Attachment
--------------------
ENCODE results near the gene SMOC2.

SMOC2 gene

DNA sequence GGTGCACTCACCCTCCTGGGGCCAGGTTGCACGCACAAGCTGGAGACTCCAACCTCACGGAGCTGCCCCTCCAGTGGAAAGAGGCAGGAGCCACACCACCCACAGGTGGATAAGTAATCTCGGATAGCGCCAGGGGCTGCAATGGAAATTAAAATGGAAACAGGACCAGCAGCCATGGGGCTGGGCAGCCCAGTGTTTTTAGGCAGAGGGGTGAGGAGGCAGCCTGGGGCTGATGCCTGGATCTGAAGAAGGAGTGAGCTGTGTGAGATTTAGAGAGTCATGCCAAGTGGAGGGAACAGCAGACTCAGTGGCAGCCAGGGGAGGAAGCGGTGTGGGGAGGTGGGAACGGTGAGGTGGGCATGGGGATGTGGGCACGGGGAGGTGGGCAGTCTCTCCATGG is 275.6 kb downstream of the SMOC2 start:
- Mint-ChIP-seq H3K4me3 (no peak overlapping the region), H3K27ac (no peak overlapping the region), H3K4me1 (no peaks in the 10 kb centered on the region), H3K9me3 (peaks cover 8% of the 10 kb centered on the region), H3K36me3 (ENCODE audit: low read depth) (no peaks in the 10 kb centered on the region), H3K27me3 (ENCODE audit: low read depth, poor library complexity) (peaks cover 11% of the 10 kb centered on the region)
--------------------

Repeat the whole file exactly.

ENCODE results near the gene SMOC2.

SMOC2 gene

DNA sequence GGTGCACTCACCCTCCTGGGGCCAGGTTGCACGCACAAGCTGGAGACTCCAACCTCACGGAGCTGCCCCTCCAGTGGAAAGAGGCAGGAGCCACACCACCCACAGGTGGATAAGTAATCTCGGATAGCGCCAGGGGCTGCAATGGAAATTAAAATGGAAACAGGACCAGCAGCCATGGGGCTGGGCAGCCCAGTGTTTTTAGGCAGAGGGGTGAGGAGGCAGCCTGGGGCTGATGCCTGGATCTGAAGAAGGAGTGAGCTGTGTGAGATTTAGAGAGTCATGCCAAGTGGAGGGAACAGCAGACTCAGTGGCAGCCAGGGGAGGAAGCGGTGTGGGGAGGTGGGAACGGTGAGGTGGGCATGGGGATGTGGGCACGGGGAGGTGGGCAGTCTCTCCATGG is 275.6 kb downstream of the SMOC2 start:
- Mint-ChIP-seq H3K4me3 (no peak overlapping the region), H3K27ac (no peak overlapping the region), H3K4me1 (no peaks in the 10 kb centered on the region), H3K9me3 (peaks cover 8% of the 10 kb centered on the region), H3K36me3 (ENCODE audit: low read depth) (no peaks in the 10 kb centered on the region), H3K27me3 (ENCODE audit: low read depth, poor library complexity) (peaks cover 11% of the 10 kb centered on the region)